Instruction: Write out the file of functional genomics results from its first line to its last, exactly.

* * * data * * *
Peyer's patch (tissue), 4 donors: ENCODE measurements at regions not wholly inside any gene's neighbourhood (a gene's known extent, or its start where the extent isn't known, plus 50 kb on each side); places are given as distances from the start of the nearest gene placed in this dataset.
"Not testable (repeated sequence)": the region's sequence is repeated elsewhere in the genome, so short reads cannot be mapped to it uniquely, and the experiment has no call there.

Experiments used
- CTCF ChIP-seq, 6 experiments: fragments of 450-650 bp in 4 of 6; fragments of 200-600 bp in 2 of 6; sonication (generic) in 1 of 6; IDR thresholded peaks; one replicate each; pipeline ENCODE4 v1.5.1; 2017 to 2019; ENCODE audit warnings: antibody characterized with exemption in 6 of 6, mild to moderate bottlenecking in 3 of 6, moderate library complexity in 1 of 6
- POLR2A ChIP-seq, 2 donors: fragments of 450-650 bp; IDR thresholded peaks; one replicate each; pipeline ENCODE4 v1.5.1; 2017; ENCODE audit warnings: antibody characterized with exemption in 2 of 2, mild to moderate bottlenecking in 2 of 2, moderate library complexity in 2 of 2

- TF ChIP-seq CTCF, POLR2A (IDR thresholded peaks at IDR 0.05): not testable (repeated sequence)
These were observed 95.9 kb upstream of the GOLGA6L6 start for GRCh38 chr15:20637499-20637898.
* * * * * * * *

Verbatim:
Peyer's patch (tissue), 4 donors: ENCODE measurements at regions not wholly inside any gene's neighbourhood (a gene's known extent, or its start where the extent isn't known, plus 50 kb on each side); places are given as distances from the start of the nearest gene placed in this dataset.
"Not testable (repeated sequence)": the region's sequence is repeated elsewhere in the genome, so short reads cannot be mapped to it uniquely, and the experiment has no call there.

Experiments used
- CTCF ChIP-seq, 6 experiments: fragments of 450-650 bp in 4 of 6; fragments of 200-600 bp in 2 of 6; sonication (generic) in 1 of 6; IDR thresholded peaks; one replicate each; pipeline ENCODE4 v1.5.1; 2017 to 2019; ENCODE audit warnings: antibody characterized with exemption in 6 of 6, mild to moderate bottlenecking in 3 of 6, moderate library complexity in 1 of 6
- POLR2A ChIP-seq, 2 donors: fragments of 450-650 bp; IDR thresholded peaks; one replicate each; pipeline ENCODE4 v1.5.1; 2017; ENCODE audit warnings: antibody characterized with exemption in 2 of 2, mild to moderate bottlenecking in 2 of 2, moderate library complexity in 2 of 2

- TF ChIP-seq CTCF, POLR2A (IDR thresholded peaks at IDR 0.05): not testable (repeated sequence)
These were observed 95.9 kb upstream of the GOLGA6L6 start for GRCh38 chr15:20637499-20637898.